By overcoming the bottlenecks and barriers hindering market uptake of innovative food-processing technologies, the EU-funded i3-Food project aims to reduce food waste and improve the quality and shelf life of products.
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In 2011, 10.7 billion litres of fruit juice were consumed in the EU. In 2009, the ice-cream market in 14 major European countries generated €8.9 billion. Processed foods like these are clearly very important to European consumers as well as the economy.
Developing more efficient and effective food-processing technology has therefore been a research priority in recent years. Studies seek to extend the shelf life of products both fresh and long-life while improving quality, reducing the use of chemical preservatives, and saving energy.
This has resulted in pioneering food-processing technology, but there has been little market uptake by EU industry. The majority of European food-processing companies are SMEs, which may be unable to make substantial investments in new technology, especially in the absence of guidelines on food safety and other requirements.
The EU-funded i3-Food project is seeking to foster market update for three particularly promising novel food processing technologies that it has identified:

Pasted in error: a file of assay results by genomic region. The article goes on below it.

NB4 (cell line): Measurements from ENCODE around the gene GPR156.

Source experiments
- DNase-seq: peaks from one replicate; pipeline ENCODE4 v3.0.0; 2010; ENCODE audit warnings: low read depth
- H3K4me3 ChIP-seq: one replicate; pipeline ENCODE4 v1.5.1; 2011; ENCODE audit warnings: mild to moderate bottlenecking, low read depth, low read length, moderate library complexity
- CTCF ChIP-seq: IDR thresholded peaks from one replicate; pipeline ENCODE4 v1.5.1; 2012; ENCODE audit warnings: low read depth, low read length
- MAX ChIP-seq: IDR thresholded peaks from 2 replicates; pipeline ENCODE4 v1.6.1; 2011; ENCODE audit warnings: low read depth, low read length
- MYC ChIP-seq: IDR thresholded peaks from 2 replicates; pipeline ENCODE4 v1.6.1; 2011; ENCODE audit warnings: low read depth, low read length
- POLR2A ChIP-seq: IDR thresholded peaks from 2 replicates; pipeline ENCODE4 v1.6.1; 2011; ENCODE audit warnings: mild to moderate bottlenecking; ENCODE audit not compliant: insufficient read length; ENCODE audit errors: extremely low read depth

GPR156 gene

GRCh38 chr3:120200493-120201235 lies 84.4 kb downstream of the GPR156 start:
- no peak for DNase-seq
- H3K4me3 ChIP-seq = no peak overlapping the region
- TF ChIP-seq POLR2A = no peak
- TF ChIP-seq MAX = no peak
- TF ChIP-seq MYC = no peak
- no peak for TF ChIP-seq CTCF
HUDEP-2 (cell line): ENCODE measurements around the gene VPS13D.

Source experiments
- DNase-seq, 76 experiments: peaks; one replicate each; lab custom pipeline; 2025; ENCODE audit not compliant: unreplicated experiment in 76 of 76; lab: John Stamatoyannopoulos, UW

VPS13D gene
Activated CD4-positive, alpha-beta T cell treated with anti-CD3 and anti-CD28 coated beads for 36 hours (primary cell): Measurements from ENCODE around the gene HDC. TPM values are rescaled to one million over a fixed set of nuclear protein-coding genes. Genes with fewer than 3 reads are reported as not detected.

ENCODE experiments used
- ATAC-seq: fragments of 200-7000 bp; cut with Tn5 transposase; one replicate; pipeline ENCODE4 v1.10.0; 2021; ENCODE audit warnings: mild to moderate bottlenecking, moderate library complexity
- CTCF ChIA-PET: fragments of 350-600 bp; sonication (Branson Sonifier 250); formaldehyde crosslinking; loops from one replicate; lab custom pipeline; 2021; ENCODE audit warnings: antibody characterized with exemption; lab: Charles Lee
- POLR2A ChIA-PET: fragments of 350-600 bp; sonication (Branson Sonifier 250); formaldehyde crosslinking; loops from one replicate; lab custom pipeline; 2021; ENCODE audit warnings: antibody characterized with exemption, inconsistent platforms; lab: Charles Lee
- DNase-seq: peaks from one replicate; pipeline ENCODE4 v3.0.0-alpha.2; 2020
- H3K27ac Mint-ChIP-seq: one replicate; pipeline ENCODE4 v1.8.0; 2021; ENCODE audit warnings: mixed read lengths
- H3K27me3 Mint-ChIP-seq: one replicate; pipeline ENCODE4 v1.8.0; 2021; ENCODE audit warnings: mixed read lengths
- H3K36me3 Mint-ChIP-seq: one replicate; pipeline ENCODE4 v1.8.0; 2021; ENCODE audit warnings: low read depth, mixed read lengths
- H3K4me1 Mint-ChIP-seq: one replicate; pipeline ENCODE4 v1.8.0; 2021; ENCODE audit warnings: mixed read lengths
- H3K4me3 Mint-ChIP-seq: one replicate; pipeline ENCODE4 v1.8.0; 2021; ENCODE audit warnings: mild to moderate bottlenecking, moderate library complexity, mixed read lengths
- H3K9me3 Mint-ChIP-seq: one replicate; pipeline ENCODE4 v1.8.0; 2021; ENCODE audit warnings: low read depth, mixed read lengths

- Pulsed electric field preservation (PEF-P) perforates cell membranes within food and kills microbes without affecting product quality or appearance. This could extend the shelf life of fresh orange juice, for example, from 7 to 21 days. It could also increase cost-benefit by 10-15% compared to conventional processing.
- High pressure thermal sterilisation (HPTS) can be applied to longer-life products, such as ready meals, to produce higher-quality packed foods with better colour, taste and texture.
- The third technology, low shear (LS) extrusion of cold food products, has been applied by i3-Food to ice cream. This deep-temperature extrusion process provides greater control over fat crystallisation in spreadable, viscous products so that they look, smell and taste better.
To encourage rapid and easy market uptake, phase 1 will involve analysing the innovation environment, and identifying opportunities. Phase 2 will see road-mapping for market penetration per technology. This approach will provide maximal synergies between the three technologies addressed. Application opportunities beyond the known use cases will also be explored, and a scientific strategy for overcoming the market barriers to rapid and maximum market uptake will be defined.
The results, and in particular the cost-benefit potential, will be disseminated to end-users, partners and multipliers through workshops and demonstration days.